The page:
Such supply chain issues have become common in recent years and addressing them requires deep visibility into a company’s supply chain at a granular level many organizations do not fully achieve. Companies with access to connected, real-time data will be able to make agile, data-driven decisions to keep supply moving. Those who fail this will struggle to remain competitive.

Realize IRA tax opportunities with a better planning partner

Are you able to evaluate your capital plans deep into the future and evaluate scenarios among your management team? The clock is ticking. Companies that connect, automate, and streamline their capital and supply chain planning processes now can benefit from the IRA tax credits. With proven expertise in implementation, adoption, and managed services for connected planning programs, Spaulding Ridge can help you get there. And get you there fast!

To see what connected planning may look like for your organization, contact Eric Maloni or Nick Verzino. Together with Spaulding Ridge, you will see further into your company’s future.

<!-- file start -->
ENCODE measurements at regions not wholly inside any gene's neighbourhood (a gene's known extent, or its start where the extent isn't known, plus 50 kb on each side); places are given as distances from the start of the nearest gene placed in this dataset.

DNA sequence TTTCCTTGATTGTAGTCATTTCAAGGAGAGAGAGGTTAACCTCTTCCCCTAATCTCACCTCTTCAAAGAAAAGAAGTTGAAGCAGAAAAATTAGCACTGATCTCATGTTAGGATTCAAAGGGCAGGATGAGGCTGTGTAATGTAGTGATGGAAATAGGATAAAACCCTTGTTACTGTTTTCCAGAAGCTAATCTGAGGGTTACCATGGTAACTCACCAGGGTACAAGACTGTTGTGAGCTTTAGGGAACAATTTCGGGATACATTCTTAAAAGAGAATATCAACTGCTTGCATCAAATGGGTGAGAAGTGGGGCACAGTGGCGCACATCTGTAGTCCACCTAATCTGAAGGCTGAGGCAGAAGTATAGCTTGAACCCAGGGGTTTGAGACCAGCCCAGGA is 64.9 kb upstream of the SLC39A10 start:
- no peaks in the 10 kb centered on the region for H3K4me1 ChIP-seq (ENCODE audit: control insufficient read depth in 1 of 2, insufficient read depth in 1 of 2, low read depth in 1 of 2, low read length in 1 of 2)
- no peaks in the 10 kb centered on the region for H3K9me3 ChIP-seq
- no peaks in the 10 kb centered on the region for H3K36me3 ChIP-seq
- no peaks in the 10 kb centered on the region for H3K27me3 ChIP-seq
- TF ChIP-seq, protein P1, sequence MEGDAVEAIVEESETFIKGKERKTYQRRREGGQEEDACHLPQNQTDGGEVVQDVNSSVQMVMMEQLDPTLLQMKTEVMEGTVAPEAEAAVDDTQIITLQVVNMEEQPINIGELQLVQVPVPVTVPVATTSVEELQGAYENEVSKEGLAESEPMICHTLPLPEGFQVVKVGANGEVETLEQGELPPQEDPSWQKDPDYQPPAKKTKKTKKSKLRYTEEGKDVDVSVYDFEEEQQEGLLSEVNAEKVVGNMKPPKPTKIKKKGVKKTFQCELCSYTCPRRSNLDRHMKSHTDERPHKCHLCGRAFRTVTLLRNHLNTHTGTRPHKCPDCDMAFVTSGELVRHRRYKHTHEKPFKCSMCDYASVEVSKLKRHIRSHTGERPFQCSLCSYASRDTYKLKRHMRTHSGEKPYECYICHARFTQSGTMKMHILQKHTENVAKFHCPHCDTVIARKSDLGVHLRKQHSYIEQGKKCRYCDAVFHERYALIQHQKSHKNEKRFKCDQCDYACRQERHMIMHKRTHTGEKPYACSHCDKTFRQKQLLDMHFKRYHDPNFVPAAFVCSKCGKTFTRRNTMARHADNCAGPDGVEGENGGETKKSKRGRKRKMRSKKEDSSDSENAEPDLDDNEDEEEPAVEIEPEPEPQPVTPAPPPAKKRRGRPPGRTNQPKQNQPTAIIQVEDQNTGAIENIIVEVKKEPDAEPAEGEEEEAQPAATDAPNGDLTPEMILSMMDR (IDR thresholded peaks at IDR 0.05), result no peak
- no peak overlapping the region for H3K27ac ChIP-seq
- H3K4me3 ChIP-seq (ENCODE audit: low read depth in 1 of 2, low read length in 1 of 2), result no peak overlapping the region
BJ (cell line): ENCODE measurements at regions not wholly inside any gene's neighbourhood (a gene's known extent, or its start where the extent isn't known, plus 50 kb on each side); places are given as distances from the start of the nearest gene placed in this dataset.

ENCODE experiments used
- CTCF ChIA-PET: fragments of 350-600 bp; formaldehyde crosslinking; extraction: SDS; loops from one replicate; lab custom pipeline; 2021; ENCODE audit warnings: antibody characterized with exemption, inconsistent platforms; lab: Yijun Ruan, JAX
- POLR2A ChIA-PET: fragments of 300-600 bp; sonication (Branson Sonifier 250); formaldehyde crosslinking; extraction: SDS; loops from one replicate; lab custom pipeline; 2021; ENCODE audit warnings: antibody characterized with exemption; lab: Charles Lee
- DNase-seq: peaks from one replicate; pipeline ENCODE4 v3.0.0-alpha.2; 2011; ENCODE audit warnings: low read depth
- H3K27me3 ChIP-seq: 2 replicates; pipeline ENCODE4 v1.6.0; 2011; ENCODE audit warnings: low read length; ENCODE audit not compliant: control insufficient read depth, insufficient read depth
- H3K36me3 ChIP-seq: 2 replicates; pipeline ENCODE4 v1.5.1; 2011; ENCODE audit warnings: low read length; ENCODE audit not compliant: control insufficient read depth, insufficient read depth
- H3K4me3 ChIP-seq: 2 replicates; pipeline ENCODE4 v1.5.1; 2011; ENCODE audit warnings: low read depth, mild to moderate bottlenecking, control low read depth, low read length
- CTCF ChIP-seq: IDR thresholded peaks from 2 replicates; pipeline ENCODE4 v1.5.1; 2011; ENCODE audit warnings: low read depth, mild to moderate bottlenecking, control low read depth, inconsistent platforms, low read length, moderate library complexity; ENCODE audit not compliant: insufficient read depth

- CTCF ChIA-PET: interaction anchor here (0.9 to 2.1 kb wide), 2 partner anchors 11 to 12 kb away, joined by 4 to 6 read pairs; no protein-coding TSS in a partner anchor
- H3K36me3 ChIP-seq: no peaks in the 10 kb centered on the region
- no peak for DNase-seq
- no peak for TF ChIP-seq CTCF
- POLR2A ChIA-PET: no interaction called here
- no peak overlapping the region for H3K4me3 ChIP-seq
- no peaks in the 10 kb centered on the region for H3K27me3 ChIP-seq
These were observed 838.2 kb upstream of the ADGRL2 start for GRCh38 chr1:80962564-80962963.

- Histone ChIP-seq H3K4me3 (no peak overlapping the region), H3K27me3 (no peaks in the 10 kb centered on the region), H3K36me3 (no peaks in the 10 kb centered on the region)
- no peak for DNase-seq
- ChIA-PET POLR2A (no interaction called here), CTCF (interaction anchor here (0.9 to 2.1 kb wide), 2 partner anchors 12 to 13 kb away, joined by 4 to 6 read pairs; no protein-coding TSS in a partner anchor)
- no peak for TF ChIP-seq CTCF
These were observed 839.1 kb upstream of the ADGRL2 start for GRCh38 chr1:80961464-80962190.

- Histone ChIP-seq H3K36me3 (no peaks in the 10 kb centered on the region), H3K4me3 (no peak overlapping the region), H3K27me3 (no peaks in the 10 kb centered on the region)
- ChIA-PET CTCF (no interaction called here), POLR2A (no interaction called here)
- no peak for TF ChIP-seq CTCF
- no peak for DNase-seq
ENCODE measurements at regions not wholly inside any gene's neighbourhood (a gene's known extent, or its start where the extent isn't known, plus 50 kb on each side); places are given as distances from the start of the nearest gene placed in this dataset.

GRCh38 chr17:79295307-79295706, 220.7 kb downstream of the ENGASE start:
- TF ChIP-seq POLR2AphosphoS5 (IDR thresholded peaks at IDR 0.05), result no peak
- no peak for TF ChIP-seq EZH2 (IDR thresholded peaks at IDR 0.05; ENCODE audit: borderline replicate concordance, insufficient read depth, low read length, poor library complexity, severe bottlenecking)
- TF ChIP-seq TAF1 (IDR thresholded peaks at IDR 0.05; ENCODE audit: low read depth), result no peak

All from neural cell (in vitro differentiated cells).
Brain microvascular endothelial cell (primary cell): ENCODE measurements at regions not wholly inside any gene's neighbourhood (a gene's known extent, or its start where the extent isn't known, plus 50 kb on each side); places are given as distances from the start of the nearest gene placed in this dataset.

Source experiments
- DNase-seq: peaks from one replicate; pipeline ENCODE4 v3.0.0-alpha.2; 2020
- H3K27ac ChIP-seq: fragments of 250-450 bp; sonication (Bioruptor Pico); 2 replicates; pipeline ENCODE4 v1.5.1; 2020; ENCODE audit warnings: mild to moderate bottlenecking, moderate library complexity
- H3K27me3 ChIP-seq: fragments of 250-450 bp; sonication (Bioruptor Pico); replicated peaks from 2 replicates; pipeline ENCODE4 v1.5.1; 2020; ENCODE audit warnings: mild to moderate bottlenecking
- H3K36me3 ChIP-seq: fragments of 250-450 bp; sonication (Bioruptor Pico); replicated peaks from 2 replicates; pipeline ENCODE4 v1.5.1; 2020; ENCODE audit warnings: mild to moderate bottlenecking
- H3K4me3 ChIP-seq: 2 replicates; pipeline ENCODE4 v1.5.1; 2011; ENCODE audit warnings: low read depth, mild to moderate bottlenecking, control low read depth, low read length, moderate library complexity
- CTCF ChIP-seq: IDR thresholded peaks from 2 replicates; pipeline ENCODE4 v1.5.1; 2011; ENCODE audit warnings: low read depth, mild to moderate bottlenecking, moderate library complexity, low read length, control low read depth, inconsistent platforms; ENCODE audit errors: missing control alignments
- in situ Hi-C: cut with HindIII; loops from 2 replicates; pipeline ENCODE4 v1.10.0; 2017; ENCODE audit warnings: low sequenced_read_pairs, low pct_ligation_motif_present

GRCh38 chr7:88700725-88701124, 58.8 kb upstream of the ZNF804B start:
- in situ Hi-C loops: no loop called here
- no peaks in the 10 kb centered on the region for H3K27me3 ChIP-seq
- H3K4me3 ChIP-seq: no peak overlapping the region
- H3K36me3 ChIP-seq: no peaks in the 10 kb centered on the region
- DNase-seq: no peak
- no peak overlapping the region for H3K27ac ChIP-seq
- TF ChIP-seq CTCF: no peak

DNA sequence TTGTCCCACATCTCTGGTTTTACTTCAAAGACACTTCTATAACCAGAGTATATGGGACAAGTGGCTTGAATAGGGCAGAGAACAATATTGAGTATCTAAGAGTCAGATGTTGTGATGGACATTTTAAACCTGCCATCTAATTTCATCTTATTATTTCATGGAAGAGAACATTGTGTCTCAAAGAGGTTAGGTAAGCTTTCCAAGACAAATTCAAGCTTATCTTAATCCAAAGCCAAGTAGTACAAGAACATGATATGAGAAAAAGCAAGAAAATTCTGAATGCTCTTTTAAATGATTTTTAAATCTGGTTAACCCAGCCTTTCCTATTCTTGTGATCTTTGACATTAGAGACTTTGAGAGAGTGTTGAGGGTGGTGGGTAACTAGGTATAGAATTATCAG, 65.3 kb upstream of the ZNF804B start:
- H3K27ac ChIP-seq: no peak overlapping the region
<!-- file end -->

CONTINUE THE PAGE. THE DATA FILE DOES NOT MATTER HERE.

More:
Nick Verzino headshot
Nick Verzino
Delivery Manager, Spaulding Ridge
About the Author

Nick has several years of experience with Spaulding Ridge’s Anaplan service line, where he utilizes his background as licensed CPA to better understand clients’ business needs.

Eric Maloni
Director, Spaulding Ridge
About the Author

Eric focuses on providing financial transformational solutions to companies in the energy industry driving strategies to deliver more effective planning solutions. Eric has an extensive background in various capacities in the energy industry, most heavily in the commercial nuclear space. Prior to his civilian profession, Eric served in the United States Navy on nuclear submarines and received his Bachelor’s degree in nuclear engineering and holds an MBA from the University of Iowa.